John Neal explains how he found himself helping the locals he visits on his remote cruising adventures

Yacht cruising and helping locals

Being involved in improving the quality of life of the people I met, even in a small way, was very rewarding. No longer was I just a tourist on a yacht – I was welcomed into the community at a much deeper level

When I first set off yacht cruising on an Albin Vega 27, aged 22, I had my hands full just keeping the boat going and absorbing the incredible experiences. A couple of years later, having mastered the basics, a doctor on an isolated island asked if I would take him to several other remote islands that had no air service. The doctor conducted health surveys, provided medical treatment and gave each child a toothbrush, for which the communities were very grateful. It changed how I thought about cruising.

Being involved in improving the quality of life of the people I met, even in a small way, was very rewarding. No longer was I just a tourist on a yacht – I was welcomed into the community at a much deeper level.

It was always pleasing to be shown, or hear about, projects that yachtsmen have started or contributed to. Given the current level of communication within the cruising community, my wife Amanda and I never hesitate to ask elders, teachers and health workers for requests that we can relay to future crews.

Travel guides such as Lonely Planet, Rough Guides and Bradt provide insights into foreign cultures. Alternatively, bulletins from Seven Seas Cruising Association (www.ssca.org) include advice from cruisers in remote areas about how future sailors can make a difference. The cruising website www.noonsite.com posted our appeals for the purchase and delivery of schoolbooks and supplies to remote schools, which has been very successful.

We also go direct to other locals. In many countries, you clear customs in a larger port or town, so I always get clearance officers to recommend interesting places to visit. This has resulted in requests to deliver greetings, letters or packages to family members on distant islands.

 

Village protocol

When visiting a village for the first time, leave your camera in your backpack and don’t dress in flashy or skimpy clothing. Once ashore, ask to speak to the chief or a village elder. Always ask permission to anchor, explore ashore and swim in their waters.

Traditionally, some destinations require visitors to present a small gift. In Panama’s San Blas Islands it is flour or sugar. In the outer islands of Fiji it is a bundle of kava roots and in New Caledonia fabric is the best gift. Don’t hesitate to ask elders, schoolteachers or clinic staff if there is anything in particular the village requires.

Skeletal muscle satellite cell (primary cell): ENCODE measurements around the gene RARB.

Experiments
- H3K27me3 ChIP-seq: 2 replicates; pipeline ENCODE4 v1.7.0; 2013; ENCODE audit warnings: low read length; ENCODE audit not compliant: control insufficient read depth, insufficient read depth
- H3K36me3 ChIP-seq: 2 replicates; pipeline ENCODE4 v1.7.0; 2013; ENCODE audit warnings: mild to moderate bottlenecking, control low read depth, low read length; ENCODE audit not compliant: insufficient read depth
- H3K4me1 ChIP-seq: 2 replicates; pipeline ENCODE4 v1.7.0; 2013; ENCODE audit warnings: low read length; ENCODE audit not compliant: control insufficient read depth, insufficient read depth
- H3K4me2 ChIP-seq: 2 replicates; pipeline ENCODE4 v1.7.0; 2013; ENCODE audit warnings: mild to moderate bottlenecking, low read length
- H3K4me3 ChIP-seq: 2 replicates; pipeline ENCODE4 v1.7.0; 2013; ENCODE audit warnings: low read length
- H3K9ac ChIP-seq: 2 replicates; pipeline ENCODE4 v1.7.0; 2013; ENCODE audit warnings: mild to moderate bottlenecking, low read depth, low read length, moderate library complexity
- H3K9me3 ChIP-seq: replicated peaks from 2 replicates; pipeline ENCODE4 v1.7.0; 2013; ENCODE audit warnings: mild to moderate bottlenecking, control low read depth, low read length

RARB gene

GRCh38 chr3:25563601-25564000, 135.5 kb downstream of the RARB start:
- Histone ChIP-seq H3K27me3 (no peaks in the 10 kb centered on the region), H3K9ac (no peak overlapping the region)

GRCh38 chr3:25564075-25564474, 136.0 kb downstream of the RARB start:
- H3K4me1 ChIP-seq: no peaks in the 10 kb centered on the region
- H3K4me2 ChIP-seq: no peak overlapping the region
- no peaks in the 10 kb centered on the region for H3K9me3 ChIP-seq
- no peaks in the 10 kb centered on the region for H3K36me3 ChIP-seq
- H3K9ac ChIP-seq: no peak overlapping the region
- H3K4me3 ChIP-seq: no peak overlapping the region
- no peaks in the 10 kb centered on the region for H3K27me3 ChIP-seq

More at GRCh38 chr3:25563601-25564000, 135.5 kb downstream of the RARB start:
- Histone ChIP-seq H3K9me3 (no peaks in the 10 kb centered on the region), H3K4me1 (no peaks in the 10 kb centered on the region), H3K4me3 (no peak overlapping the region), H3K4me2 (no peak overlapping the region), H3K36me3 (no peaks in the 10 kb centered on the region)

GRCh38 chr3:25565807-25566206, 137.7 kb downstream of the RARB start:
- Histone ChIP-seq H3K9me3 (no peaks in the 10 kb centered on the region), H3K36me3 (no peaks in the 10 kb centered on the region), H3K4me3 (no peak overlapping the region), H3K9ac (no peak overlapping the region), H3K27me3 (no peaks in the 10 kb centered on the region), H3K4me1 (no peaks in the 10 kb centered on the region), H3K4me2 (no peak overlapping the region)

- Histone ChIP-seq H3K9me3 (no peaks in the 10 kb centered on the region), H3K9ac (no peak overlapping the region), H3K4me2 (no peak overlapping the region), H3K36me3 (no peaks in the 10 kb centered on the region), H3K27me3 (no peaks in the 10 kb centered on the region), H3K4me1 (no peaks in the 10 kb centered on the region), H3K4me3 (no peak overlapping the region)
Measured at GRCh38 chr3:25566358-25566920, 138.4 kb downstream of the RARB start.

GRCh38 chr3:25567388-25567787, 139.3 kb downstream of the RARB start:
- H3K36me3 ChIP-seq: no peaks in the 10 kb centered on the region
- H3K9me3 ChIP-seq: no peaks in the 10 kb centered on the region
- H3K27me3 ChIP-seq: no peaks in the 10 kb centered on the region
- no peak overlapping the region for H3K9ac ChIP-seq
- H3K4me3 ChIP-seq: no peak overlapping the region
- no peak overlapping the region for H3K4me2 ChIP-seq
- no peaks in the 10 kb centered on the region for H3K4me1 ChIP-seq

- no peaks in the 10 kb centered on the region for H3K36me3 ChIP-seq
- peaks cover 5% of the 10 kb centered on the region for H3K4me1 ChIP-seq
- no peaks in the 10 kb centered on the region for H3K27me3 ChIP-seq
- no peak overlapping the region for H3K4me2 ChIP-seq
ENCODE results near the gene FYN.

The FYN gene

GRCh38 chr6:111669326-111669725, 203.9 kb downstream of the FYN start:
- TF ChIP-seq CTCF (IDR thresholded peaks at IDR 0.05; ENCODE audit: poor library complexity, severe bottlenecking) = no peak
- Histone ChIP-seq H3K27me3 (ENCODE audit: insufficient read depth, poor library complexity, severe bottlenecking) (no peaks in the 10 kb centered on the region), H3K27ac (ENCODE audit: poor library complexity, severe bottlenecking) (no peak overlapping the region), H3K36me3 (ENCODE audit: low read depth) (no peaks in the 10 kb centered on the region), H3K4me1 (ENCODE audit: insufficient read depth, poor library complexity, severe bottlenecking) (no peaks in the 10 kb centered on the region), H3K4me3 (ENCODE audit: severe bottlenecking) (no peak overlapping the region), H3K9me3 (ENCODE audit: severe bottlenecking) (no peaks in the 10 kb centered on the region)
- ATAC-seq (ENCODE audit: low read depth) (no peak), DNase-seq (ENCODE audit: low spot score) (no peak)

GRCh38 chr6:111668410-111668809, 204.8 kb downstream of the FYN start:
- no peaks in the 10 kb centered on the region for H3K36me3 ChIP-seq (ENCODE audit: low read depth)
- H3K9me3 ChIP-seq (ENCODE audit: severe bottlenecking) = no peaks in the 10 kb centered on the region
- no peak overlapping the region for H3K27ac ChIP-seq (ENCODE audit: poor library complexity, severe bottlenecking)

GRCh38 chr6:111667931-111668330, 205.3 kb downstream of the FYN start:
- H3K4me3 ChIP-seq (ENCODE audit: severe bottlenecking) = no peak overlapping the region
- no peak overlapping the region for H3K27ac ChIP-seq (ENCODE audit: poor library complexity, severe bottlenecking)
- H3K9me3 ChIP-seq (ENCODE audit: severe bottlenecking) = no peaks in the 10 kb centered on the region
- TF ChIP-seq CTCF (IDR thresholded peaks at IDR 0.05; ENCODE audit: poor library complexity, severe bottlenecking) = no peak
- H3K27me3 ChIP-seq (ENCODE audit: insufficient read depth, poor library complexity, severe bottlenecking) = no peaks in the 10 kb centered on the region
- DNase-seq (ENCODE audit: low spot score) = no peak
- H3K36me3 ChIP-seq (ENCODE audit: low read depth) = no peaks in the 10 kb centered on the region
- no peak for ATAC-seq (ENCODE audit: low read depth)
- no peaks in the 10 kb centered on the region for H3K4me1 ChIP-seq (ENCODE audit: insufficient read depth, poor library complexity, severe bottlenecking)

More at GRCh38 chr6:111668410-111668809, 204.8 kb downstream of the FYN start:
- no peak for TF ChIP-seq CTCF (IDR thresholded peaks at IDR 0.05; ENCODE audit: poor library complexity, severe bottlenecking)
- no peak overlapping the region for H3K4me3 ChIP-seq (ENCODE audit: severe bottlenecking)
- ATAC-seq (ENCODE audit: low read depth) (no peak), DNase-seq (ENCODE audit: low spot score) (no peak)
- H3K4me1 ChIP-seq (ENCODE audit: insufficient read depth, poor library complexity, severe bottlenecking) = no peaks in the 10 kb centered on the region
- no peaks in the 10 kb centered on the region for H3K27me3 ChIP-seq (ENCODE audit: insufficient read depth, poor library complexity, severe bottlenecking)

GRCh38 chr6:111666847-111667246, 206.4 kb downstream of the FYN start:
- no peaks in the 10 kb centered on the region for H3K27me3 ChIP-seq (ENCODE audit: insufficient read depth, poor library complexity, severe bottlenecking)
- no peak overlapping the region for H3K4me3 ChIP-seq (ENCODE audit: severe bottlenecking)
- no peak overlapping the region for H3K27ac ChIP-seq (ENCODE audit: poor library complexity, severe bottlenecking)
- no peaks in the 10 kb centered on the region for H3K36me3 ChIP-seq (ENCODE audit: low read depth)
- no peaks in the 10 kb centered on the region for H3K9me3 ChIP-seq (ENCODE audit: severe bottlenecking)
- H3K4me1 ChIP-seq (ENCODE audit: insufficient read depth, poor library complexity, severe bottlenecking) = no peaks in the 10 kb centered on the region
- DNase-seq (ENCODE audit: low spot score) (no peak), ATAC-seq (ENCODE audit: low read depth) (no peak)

There are some basic rules on what is inappropriate for your first few visits to a village. It’s best to wait until you’ve got to know some of the villagers before you take photos. Even then, asking permission is appreciated – in some Caribbean locations the sight of a camera has instantly turned our peaceful encounter into a hostile one. Passing out sweets or coins to children is not a good idea, nor is serving alcohol to villagers who visit your yacht.

Many remote cruising destinations lack basic healthcare. Where they exist, local health workers are frequently short of essential supplies and we’ve often returned with medical provisions or made sure supplies were delivered by sailors following us. Requested supplies are usually basic things like toothbrushes, sterile gauze dressings, roller gauze, topical antiseptic solution, antibiotic cream, burn ointment and sometimes oral antibiotics.

Reading glasses may be impossible to get in some areas. We found that the sole income for Kuna women in the San Blas islands is from sewing reverse-appliquéd panels (molas). Without good eyesight they are unable to sew and help support their families. Many Lions Clubs (www.lionsclubs.org) collect and distribute used glasses, so it is worth checking with them.

We have rarely seen parents, village elders and schoolteachers more involved in supporting their children’s education than in three remote villages of Vanuatu’s southernmost islands: Aneityum, Tanna and Erromango. These schools receive very little assistance from the capital, Port Vila, and their headmasters asked if we would help them establish the first school libraries.

They also asked for supplies such as pens, pencils, exercise books, rulers, world atlases, dictionaries, crayons, marker pens and scissors. We emailed the requests to sailors about to depart from Fiji, where goods are available at decent prices, and a week later five yachts delivered the supplies. We returned last season with boxes of books for the libraries.

 

This is an extract from a feature in Yachting World July 2014